I’ve recently been reading Matthew Bates’s excellent new book, Salvation by Allegiance Alone, and I plan to write a series of blog posts on some ideas the book has sparked for me. This won’t be an exhaustive overview, and some posts might only be tangentially connected to the book’s content, but I do hope to interact with the book’s main message.
Bates’s primary argument in the book is that the English word “faith” (Greek pistis), which implies primarily belief and secondarily trust, fails to capture the most essential meaning of pistis in the New Testament: fidelity, faithfulness, and allegiance to Jesus the King. From the book’s introduction:
With regard to eternal salvation, rather than speaking of belief, trust, or faith in Jesus, we should speak instead of fidelity to Jesus as cosmic Lord or allegiance to Jesus the king. This, of course, is not to say that the best way to translate every occurrence of pistis (and related terms) is always or even usually “allegiance.” Rather it is to say that allegiance is the best macro-term available to us that can describe what God requires from us for eternal salvation. It is the best term because it avoids unhelpful English language associations that have become attached to “faith” and “belief,” as well as limitations in the “trust” idea, and at the same time it captures what is most vital for salvation—mental assent, sworn fidelity, and embodied loyalty. (p. 5)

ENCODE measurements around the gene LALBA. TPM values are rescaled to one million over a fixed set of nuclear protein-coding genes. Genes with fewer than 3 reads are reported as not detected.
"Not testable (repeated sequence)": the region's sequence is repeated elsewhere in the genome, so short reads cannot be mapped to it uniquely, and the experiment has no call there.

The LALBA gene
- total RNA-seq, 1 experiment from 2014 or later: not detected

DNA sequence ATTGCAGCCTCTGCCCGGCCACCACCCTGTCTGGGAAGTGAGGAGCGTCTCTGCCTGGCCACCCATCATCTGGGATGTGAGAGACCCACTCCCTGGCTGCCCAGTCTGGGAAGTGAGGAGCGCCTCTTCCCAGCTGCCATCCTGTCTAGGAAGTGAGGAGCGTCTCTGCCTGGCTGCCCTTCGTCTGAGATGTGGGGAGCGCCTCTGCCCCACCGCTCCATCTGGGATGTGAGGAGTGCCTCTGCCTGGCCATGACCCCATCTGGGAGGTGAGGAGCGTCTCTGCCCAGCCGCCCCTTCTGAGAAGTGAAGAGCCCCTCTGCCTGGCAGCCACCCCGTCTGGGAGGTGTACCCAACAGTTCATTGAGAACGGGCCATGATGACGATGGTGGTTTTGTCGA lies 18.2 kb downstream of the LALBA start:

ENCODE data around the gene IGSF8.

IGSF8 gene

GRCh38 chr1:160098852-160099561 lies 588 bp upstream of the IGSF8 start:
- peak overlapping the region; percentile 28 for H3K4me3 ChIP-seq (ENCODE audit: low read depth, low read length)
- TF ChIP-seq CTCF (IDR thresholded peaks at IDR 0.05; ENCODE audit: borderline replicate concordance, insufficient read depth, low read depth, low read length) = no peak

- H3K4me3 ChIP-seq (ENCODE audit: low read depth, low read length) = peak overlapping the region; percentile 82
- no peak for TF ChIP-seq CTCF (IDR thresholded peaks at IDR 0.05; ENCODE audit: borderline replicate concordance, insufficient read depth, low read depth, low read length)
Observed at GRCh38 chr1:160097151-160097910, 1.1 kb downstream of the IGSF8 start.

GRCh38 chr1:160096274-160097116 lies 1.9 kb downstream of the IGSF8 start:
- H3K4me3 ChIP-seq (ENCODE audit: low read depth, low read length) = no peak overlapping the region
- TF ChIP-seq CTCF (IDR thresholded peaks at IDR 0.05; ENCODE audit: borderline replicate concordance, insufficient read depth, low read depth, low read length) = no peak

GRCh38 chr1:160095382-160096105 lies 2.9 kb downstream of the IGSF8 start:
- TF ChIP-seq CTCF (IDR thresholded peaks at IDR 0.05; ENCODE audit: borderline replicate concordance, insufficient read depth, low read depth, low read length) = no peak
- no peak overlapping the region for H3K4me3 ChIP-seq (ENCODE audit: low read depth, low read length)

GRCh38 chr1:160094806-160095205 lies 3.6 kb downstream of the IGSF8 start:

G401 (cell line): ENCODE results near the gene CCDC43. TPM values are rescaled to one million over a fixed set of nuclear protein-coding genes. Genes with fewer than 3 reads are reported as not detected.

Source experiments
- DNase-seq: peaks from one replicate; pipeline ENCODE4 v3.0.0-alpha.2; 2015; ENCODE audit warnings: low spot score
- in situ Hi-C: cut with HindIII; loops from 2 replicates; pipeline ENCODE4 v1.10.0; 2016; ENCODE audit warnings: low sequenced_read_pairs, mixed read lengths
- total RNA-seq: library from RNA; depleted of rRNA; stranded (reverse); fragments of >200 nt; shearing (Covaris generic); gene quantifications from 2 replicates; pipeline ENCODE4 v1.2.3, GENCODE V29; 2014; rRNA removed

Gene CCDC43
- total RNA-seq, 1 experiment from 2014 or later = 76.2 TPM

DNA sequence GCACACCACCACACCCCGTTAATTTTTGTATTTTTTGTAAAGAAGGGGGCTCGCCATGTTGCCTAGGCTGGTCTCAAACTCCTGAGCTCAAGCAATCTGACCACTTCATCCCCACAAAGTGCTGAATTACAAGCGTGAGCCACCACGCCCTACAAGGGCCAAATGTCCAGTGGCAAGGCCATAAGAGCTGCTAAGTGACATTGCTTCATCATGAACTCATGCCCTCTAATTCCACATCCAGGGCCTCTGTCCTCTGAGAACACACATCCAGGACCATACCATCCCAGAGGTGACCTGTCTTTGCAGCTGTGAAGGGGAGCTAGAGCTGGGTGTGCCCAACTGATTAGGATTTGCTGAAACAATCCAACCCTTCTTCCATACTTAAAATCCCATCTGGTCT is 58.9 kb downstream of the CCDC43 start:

This definition of pistis lines up well with the definition of faith (or more technically, the Latin fides) provided near the beginning of Arcana Coelestia, the first published work of the Doctrine of the New Church:
They who have separated faith from love do not even know what faith is. When thinking of faith, some imagine it to be mere thought, some that it is thought directed toward the Lord, few that it is the doctrine of faith. But faith is not only a knowledge and acknowledgment of all things that the doctrine of faith comprises, but especially is it an obedience to all things that the doctrine of faith teaches. The primary point that it teaches, and that which men should obey, is love to the Lord, and love toward the neighbor, for if a man is not in this, he is not in faith. (§36)
Bates doesn’t focus as much on these two great commandments as, say, Jesus Creed author Scot McKnight (who wrote the foreword to the book and is cited frequently), but he does acknowledge their central place for anyone seeking to follow Jesus:
Meanwhile, in an earlier passage from Luke’s Gospel, a certain lawyer asks Jesus how to gain eternal life. When queried further by Jesus, the lawyer is able to state that the two greatest commandments are required: to love God and to love one’s neighbor as one’s self. In reply Jesus does not say, “Forget the commandments! Have faith in me alone and you will live!” but rather, “You have answered correctly; do this, and you will live” (Luke 10:28). (p.12)
None of this is to say that Bates sees belief as unimportant — faith as allegiance does require faith as mental assent. In the next post in this series, I’ll go deeper into that question: what kind of mental assent or belief is necessary as part of allegiance?